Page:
“I want to create an engaging dialogue between traditional Eastern craft
and a Western pop aesthetic.”
and a Western pop aesthetic.”
Born in Shanghai the Chinese collage artist come fashion designer Jacky Tsai came to the United Kingdom to study at London’s Central St Martins College of Art and Design and stayed. As a consequence of this life style choice, since 2006, Tsai has been creating a body of work that combines traditional Chinese crafts, skills and folklore with Western pop imagery.
As he explained to Hyperbeast’s Nate Bodansky last year “My cultural influences affect my art direction significantly. Though I’ve been living in London for 8 years, I still experience the cultural difference every day. I think subconsciously that’s a big part of the reason why I’m always doing the “East meets West” art to merge both my backgrounds together.”
Tsai came to the notice of London art scene in 2008 with his floral skull motif design for the Alexander McQueen fashion label.
About which he told Wall Street International “Many Chinese people are afraid of skulls, and to a certain extent so am I, but the skull image has become trendy in the Western world, especially in fashion, and I was interested in this difference in perception in the East and the West. I wanted to see if I could change the attitude in the East towards the skull, so I tried to represent it in a beautiful way by using images of nature such as flowers, butterflies and birds to transform this previously ‘scary’ image. I wanted people to see the beauty in decay while commenting on the proximity of life and death.”
It is this ability to juxtaposition perceptions, East and West, fashion and fine art, which enables Tsai stand with a foot in both camps.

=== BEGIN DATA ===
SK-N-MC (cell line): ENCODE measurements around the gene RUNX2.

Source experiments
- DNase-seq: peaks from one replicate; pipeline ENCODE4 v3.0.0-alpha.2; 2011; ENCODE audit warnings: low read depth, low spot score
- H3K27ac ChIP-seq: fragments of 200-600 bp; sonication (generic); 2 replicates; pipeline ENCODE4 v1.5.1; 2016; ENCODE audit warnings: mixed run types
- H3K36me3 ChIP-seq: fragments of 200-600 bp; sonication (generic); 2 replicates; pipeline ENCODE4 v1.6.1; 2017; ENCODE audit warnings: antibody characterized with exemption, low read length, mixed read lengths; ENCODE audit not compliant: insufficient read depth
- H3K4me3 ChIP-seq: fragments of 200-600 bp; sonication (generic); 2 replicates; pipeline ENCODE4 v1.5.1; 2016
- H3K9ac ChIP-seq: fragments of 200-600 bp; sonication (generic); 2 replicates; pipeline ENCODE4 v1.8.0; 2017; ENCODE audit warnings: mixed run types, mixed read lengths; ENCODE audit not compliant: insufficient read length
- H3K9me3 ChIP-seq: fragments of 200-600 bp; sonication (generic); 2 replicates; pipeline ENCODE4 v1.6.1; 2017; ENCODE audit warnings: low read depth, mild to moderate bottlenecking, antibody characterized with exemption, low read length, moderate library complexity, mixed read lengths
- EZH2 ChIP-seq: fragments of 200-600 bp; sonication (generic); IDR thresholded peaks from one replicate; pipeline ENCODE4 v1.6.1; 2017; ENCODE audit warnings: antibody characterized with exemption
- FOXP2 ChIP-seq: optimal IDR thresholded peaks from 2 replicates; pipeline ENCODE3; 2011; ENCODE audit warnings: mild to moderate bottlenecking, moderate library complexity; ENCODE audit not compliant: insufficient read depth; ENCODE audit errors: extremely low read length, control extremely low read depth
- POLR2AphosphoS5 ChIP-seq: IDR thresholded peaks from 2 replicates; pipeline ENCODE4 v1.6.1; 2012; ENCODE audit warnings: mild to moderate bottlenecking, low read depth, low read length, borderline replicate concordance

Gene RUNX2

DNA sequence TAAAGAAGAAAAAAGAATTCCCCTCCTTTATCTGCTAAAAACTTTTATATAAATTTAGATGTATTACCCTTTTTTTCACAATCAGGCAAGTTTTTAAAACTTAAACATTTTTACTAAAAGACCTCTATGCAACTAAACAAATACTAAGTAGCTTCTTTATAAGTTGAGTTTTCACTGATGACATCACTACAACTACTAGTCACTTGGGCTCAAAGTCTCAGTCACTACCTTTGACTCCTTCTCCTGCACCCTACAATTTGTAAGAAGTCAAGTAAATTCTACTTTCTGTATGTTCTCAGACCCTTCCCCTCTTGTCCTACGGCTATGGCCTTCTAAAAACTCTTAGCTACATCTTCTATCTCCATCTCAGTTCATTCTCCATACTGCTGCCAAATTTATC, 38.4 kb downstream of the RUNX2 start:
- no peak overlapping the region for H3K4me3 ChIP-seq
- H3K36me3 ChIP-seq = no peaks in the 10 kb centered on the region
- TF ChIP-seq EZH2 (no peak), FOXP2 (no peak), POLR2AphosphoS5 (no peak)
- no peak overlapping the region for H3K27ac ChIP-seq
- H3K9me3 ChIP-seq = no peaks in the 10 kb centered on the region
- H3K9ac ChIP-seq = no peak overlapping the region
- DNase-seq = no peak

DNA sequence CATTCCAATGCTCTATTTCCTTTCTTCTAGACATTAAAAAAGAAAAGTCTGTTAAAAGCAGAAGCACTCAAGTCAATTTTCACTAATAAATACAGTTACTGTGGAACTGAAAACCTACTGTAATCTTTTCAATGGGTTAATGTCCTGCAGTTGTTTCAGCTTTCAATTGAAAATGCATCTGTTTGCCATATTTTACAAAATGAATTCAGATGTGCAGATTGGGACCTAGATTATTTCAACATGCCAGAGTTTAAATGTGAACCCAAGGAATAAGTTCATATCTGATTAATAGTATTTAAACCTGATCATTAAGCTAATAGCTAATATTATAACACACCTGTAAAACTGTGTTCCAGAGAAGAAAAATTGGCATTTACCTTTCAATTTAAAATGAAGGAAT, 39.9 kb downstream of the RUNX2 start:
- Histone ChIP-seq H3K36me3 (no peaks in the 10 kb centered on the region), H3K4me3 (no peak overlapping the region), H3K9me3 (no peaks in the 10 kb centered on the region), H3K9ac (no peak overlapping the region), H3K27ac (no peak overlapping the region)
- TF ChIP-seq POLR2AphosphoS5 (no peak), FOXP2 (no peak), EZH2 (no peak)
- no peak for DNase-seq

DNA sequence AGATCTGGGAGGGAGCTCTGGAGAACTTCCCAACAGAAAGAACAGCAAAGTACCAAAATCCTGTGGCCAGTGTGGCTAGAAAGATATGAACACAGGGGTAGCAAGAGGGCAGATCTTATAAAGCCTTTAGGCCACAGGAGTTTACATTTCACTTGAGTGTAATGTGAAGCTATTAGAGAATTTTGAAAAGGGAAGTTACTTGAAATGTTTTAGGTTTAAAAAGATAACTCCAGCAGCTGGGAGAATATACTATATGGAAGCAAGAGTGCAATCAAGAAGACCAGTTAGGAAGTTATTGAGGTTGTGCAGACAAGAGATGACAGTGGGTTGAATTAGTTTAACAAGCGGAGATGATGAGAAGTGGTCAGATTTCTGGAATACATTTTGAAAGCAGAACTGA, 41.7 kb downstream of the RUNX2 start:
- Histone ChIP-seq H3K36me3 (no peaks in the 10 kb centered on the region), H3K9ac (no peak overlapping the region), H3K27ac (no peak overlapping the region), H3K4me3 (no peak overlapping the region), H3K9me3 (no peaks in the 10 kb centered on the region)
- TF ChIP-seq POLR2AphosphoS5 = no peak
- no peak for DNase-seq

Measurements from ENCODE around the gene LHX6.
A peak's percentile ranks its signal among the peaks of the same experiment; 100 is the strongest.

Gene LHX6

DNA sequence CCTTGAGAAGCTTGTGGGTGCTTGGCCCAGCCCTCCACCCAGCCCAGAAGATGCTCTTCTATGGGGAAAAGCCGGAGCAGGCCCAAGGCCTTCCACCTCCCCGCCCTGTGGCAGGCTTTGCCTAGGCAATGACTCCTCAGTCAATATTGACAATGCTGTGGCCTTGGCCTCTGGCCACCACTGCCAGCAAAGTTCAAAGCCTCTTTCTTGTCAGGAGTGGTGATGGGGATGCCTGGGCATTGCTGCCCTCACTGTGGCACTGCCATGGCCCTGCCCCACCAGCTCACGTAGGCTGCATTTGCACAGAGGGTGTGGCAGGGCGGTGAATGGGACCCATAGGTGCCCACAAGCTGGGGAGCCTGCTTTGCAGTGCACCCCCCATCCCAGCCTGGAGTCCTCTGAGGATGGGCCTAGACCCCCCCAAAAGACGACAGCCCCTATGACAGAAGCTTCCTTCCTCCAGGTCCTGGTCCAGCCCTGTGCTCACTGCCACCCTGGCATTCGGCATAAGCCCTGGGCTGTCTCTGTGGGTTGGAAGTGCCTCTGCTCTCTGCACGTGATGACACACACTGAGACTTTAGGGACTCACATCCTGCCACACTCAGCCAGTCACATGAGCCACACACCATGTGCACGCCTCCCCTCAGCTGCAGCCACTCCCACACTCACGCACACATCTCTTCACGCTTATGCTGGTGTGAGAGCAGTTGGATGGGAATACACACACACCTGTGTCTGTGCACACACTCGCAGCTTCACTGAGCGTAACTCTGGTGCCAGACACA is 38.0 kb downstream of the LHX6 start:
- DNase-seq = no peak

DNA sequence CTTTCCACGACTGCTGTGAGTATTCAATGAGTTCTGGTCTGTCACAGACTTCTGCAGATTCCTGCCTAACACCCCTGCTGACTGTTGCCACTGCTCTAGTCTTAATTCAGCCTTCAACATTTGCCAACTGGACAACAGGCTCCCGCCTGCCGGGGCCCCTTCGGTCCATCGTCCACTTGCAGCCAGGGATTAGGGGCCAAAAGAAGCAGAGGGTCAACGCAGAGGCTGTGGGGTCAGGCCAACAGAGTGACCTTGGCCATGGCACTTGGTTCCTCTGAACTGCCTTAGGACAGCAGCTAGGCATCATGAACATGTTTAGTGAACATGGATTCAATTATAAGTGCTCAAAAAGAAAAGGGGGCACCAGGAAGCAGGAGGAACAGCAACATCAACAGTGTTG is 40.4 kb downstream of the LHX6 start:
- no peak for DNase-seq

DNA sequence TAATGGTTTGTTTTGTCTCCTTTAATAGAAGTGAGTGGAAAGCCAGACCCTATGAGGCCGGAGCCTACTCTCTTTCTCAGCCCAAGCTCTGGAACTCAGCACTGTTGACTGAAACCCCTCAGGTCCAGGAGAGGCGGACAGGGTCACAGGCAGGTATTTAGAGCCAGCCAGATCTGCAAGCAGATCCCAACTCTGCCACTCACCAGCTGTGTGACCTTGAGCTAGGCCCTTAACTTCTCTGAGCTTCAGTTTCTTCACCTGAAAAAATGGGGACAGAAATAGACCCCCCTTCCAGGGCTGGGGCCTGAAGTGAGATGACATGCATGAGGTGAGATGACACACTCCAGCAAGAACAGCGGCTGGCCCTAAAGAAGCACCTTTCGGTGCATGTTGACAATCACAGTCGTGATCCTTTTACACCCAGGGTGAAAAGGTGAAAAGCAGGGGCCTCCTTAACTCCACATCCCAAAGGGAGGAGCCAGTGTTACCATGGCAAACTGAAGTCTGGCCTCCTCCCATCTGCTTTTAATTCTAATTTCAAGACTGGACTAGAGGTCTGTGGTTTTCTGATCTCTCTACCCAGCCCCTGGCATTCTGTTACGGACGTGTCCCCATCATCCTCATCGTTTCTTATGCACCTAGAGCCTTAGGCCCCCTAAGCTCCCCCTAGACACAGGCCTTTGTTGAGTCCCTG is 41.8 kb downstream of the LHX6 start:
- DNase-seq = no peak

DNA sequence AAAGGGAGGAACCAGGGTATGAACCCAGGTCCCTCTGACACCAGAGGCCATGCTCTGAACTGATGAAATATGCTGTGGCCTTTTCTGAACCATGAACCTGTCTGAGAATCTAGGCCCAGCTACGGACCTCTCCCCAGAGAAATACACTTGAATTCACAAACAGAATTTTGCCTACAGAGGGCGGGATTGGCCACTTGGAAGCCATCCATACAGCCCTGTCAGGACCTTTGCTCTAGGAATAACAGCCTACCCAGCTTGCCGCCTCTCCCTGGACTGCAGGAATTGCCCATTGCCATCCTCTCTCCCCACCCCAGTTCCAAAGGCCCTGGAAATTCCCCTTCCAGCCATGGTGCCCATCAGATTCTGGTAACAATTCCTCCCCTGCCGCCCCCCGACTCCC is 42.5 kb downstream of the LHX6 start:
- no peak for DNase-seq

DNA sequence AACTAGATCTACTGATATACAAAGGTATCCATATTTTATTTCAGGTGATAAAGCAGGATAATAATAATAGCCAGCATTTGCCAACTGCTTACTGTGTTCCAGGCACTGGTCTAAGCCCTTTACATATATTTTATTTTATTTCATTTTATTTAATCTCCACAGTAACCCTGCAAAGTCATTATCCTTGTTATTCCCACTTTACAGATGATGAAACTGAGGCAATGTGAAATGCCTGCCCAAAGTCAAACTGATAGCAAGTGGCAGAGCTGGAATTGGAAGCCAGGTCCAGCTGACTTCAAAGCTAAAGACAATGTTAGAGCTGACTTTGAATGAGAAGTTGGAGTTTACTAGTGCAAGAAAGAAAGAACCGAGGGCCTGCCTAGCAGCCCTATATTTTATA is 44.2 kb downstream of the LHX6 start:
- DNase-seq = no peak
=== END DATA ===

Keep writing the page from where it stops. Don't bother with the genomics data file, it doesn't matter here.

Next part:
As he has said “It’s almost the same for me as I treat fashion items as part of my art creations, the only difference is that art is a kind of self-expression, where I only listen to my own voice.”
And it’s a voice that decrees “Artists from the 1960s who experienced the Cultural Revolution have dominated the Chinese art market [for] many years. The new generation needs to develop the motifs and aesthetics in their art, rather than follow the old trends… I appreciate all the masterpieces that Roy Lichtenstein and Andy Warhol did, but too many artists try to imitate the style in the last 40 years or so. Now I feel it’s the time to make my statement of what I feel is a new Pop Art language in 2014 and develop this in my own way – a hybrid style of western Pop Art and Chinese traditional craft.”
And Tsai’s reverence for his forebear’s historic skills and tradition combined with the desire to keep them alive and relevant is a further driver for his art.
As he says “The complicated manufacturing process and the high production costs resulted in very high prices. Traditionally only the royal family or wealthy businessmen could afford them. After the establishment of the People’s Republic of China in 1949, the vast working class people had little demand for such luxuries. Young people now are reluctant to learn the skills of lacquer-carving, and many elders in the business have passed away. Nowadays, there are only about twenty trained craftsmen left in China who have this skill. This ancient craft is on the brink of extinction.”
Tsai’s current Self-Titled exhibition is on show at London’s The Fine Art Society until the 2nd of October.